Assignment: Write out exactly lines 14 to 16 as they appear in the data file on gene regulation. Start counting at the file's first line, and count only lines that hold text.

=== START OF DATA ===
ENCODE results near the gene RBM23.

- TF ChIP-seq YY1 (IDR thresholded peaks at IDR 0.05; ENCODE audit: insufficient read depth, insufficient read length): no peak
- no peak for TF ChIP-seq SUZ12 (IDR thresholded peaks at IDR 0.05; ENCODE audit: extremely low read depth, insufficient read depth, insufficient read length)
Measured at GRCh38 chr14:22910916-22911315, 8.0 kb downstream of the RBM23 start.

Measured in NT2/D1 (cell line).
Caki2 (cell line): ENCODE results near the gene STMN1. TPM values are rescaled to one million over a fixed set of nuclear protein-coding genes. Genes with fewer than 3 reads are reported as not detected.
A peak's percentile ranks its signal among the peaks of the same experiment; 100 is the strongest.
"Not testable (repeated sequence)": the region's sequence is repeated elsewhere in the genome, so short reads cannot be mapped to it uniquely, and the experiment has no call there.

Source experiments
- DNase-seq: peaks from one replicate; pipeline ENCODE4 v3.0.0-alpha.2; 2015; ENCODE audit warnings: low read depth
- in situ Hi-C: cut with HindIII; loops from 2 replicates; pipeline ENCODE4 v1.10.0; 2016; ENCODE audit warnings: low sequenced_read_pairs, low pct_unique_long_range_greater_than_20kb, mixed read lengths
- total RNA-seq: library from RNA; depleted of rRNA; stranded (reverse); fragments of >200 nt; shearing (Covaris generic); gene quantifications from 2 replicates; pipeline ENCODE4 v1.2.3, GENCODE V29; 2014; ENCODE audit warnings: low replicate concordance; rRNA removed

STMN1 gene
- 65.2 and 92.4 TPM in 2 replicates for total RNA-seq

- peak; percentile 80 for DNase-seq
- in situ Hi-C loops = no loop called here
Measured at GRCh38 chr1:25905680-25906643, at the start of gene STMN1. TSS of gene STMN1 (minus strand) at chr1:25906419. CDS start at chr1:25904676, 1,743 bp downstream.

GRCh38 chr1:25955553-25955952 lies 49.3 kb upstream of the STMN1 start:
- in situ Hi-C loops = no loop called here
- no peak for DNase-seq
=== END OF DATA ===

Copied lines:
- 65.2 and 92.4 TPM in 2 replicates for total RNA-seq

- peak; percentile 80 for DNase-seq
- in situ Hi-C loops = no loop called here